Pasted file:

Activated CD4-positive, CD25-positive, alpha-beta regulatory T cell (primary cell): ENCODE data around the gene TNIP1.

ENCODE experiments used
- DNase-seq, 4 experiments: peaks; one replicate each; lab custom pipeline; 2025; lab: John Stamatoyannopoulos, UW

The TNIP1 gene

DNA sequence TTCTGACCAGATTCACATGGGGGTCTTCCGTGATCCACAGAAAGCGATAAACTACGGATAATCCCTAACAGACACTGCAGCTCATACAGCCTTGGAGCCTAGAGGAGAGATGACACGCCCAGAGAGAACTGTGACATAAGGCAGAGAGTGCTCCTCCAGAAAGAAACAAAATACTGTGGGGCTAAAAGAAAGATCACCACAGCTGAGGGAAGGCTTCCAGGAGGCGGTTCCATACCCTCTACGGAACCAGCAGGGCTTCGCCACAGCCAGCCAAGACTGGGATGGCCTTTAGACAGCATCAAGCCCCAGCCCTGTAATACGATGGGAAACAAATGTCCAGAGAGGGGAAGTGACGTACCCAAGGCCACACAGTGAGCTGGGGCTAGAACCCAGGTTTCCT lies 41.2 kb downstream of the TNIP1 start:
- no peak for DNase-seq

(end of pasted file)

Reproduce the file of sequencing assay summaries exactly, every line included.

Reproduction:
Activated CD4-positive, CD25-positive, alpha-beta regulatory T cell (primary cell): ENCODE data around the gene TNIP1.

ENCODE experiments used
- DNase-seq, 4 experiments: peaks; one replicate each; lab custom pipeline; 2025; lab: John Stamatoyannopoulos, UW

The TNIP1 gene

DNA sequence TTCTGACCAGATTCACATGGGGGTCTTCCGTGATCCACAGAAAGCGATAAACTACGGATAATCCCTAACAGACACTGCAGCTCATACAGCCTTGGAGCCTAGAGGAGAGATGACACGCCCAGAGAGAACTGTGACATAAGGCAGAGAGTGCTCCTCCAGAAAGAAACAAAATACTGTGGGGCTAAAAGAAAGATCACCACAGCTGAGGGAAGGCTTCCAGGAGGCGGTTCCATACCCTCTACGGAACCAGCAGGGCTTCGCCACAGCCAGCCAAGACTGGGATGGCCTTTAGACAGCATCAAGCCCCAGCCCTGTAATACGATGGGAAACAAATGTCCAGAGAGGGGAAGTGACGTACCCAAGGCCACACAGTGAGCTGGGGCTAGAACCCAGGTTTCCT lies 41.2 kb downstream of the TNIP1 start:
- no peak for DNase-seq